Vivian | LIVE . IN . LOVE
    IG | @VIVIYUNN_
    ~

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    Replies
    1. Yes definitely - something I've covered before is knowing when to say no or to question what 'opportunity' is being put in front of you.

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  6. Fab tips Hayley. I think having savings is a really a good idea. It takes the pressure off a bit. xx

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  7. I have been blogging for less than a year and am loving it. I'm averaging at one post a week, just because I don't want to force myself to do posts and then not be happy with them. This post was so helpful, I'm now going to dive into the other posts on your blog. Would love it if you could check out my blog-
    LaurlyLou.com

    Laura

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  8. This is such an Interrsting post as I'm currently working half and half and do hope to go solely blogging eventually ! Xx

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  9. Thanks for sharing this. I'm only just starting out with my blog so it's great to read advice from a seasoned pro!
    www.hollywoodwife2countrylife.com

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  10. This post is so useful, one day I hope to make the leap too. For now it's the after work writing and photographing but I will transition soon ( I hope )

    Catherine.
    daintydressdiaries.com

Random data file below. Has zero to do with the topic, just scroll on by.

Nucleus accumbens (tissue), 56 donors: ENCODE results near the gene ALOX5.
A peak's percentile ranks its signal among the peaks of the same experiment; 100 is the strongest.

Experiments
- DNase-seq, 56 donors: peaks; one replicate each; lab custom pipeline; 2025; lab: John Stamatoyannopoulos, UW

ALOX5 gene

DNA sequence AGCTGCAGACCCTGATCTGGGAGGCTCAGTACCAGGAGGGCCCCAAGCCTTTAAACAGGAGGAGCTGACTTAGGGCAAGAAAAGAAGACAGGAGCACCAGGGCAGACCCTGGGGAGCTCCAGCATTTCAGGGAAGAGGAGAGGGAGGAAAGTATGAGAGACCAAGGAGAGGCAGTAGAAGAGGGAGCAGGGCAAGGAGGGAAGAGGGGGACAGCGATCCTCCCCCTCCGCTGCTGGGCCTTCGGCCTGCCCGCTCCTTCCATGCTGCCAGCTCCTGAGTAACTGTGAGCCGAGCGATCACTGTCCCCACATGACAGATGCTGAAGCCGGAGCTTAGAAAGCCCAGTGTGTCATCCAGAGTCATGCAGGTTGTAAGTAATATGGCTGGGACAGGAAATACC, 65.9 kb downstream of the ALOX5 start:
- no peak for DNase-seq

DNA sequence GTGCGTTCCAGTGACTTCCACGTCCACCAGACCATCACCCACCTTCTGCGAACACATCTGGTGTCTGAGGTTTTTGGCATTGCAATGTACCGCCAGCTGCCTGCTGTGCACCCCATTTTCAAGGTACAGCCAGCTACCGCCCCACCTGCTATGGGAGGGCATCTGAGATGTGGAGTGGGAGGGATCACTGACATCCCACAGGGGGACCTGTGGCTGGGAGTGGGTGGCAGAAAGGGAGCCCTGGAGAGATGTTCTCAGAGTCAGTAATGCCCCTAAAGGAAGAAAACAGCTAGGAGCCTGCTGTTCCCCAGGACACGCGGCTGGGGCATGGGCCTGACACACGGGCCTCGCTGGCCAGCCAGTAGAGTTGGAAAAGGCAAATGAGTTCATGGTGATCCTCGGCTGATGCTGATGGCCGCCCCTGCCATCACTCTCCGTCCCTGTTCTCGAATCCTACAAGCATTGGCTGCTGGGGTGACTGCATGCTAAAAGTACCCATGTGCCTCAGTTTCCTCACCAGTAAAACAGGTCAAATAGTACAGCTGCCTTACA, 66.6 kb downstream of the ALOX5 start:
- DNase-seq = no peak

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  11. Thank you so much for these tips. I want to take my blog into a part-time or full-time career so your advice is very helpful to me.

    :)

    Chichi
    chichiwrites.com

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  12. Fab post!
    37 year old blogger here - My market is older fashion and beauty enthusiasts with children who still want to indulgence their passion but with kids in tow now maybe don't have time or money they used to. I talk about how you make a capsule wardrobe work for you which removes the need for relentless shopping.
    I wanted to create a space for people like me that don't relate to the swathes of 25 year old fashion and beauty bloggers and their lifestyles yet didn't want to join the Mum-blogger army and write about being covered in sick and food and hitting the gin at bedtime (cringe).
    As a former Marketing Manager I'm bringing my skills up to date and throwing myself into the social media world - I'll be offering my services as a social media manager and writer and using my blog to create a personal brand and forge connections with other bloggers and brands who should be able to see from my won work if I would be a good fit. I'm also learning about wordpress, SEO, photography and loads of other important stuff whilst doing this.
    The plan is that when my children are at school I should be in a positive to scale up to full time working again.

    www.notmyfirstrodeo.co.uk

    p.s love your blog - I love an old school beauty blog! I wrote one myself in 2008-2010 called Magpie Sparkles.

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  13. I definitely needed to read this. I'm a newbie blogger and I'm still navigating the realms of growing my engagement and following. Good to know that great content is still valued! As a nonfiction writer and poet, this really is a huge creative outlet for me; it would be the cherry on top if I could get a great following and promote products I believe in!

    Lovely work :)

    Amber || mylifeinlimbo.com

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  14. This is heartening and realistic read. In an age where everyone wants to be a full time blogger or even an influencer, it's great to hear from someone who has made it happen sharing tips...and the reality! You're an inspiration.

    Thanks for sharing!

    Leigh at Fashion Du Jour LDN x
    www.fashiondujour.co.uk

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  15. Such a helpful post!! I'm only just starting off my blog but i hope one day I'll be able to turn it into a full time career!!

    Cerys(http://cerysfaye.co.uk/)
    x